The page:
EMC is making publicly available its Interoperability Support Matrices.
These documents detail the thousands of combinations of multivendor products and technologies EMC has fully tested and qualified to be interoperable with EMC information storage products.
Available at www.EMC.com, the matrices provide IT managers with a simplified tool for building open storage infrastructures backed by EMC's testing.
The documents also help end users cut through vendor claims and assess rationally the proven, practical interoperability offered by competing information storage suppliers.
The company's Australia and New Zealand managing director Paul Frith said EMC has invested some $2 billion in the equipment and expertise needed to achieve tested interoperability across a vast range of switches, servers, operating systems and other components, including non-EMC storage devices.
"It's difficult, it's expensive and there are no overnight solutions," he said.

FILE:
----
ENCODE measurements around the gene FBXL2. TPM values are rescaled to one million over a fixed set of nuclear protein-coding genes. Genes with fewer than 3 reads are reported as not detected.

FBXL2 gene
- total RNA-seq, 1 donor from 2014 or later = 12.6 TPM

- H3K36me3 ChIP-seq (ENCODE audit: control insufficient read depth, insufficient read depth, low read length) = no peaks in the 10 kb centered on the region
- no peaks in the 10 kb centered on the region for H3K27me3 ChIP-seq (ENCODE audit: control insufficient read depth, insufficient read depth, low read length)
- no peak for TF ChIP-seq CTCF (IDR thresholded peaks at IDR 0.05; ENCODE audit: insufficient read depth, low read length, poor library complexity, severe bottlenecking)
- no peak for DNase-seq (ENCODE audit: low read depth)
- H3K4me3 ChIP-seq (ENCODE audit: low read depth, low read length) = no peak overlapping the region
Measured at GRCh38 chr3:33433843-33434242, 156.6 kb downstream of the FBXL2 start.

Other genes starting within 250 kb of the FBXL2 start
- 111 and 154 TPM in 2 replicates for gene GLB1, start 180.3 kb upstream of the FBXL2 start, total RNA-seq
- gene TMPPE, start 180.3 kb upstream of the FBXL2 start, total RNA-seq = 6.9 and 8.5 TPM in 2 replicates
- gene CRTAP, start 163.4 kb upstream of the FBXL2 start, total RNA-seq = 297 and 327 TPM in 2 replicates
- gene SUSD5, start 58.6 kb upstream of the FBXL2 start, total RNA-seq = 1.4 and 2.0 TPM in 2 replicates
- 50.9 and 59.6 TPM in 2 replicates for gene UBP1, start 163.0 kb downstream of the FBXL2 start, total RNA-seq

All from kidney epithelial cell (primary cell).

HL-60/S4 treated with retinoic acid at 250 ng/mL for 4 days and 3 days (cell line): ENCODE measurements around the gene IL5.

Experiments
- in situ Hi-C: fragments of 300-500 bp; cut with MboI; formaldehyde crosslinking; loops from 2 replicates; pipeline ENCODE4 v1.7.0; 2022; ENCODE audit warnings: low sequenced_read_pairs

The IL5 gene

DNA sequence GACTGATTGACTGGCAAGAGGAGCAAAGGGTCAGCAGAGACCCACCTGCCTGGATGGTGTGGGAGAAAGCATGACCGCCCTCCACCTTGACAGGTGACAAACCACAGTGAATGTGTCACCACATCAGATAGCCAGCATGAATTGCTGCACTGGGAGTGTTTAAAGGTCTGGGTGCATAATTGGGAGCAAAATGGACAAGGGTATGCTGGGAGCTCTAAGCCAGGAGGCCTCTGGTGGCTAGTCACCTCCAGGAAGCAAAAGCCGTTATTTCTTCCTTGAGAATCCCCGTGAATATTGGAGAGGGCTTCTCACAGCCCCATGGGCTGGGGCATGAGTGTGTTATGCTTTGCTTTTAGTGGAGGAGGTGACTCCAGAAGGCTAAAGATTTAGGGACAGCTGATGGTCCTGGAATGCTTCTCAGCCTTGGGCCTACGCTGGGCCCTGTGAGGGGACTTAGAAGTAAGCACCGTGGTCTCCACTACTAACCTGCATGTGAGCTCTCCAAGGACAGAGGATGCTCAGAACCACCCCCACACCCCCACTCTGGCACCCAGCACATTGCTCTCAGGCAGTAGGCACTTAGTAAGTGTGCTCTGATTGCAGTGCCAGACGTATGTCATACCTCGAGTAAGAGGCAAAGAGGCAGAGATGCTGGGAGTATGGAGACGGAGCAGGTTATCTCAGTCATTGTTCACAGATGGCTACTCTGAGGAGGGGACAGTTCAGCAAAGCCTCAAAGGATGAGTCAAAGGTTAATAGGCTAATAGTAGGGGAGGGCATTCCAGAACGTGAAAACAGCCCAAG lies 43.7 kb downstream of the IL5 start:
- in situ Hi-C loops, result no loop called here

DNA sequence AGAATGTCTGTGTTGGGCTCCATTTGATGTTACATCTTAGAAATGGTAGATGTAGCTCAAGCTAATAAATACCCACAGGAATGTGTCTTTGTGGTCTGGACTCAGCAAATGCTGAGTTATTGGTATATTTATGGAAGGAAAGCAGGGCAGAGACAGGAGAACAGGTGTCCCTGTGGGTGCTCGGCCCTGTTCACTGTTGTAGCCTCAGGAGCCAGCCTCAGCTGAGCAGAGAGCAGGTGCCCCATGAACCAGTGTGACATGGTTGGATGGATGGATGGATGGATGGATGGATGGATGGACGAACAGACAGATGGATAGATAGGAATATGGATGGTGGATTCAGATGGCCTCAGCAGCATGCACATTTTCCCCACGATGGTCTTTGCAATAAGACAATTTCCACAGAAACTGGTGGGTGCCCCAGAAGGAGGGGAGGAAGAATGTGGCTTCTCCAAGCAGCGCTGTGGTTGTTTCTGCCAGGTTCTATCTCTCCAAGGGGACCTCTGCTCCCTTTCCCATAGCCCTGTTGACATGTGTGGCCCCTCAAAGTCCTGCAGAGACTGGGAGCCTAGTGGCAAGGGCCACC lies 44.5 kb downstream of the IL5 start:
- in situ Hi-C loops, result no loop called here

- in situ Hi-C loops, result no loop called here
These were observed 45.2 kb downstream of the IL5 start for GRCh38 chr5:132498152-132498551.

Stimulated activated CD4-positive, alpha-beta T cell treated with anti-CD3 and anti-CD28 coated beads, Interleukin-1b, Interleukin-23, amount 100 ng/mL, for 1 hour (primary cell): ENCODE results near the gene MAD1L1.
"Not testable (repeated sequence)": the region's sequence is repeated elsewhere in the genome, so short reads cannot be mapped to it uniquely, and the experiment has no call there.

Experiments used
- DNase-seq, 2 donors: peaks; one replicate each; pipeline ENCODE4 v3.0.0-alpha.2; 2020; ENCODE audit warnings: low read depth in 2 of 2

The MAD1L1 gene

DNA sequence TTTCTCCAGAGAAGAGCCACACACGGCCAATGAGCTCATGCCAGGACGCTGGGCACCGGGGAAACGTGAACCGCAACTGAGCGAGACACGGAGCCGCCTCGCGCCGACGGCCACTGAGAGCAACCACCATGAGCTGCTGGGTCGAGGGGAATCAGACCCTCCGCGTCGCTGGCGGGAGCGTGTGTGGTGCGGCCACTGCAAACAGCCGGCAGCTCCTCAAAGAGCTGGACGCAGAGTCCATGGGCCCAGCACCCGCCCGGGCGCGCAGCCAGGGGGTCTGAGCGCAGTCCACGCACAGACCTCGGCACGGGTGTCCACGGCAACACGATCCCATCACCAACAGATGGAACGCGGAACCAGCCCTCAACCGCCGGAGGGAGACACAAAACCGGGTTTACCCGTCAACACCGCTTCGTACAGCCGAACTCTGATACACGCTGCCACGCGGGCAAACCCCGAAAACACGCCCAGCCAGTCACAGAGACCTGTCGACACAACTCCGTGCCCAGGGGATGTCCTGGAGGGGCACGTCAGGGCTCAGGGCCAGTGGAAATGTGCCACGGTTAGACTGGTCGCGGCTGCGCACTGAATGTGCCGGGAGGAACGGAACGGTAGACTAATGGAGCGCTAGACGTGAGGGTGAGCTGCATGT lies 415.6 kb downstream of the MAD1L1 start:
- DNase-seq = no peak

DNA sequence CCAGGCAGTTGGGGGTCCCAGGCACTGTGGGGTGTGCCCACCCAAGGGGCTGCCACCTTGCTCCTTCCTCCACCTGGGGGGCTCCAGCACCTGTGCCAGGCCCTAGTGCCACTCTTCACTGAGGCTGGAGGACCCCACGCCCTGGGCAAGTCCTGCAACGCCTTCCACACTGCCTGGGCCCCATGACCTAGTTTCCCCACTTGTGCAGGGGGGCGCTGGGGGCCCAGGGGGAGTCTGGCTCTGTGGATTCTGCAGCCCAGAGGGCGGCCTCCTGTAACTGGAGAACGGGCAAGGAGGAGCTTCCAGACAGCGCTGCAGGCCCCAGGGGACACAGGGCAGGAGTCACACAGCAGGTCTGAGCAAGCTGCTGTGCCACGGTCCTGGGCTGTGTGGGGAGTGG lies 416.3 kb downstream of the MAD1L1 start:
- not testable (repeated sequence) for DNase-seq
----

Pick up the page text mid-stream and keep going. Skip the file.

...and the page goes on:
"EMC's best-in-class testing environment enables its customers to avoid what would become a hugely complex, time-consuming task if they were to undertake the testing themselves. EMC's commitment to interoperability testing enables end-users to focus their resources on deploying reliable, flexible networked storage solutions that maximise the value of their IT investments.
Networked storage continues to become more central to IT infrastructure by driving down total IT costs through economies of scale, server consolidation and simplified management.
Worldwide, EMC estimates that end users are spending heavily and inefficiently - as much as $30 billion of their companies' own money - to ensure interoperability across networked storage environments.
"As end-users increasingly deploy networked storage as the foundation of information-centric environments, the size and scope of the interoperability challenge accelerates," Frith said. "But customers who rely on simplistic interoperability testing or industry standards alone pay a high price in terms of delayed IT deployment, added management costs and missed business opportunities."
Frith said this situation reveals a stark reality as IT managers need to optimise ROI.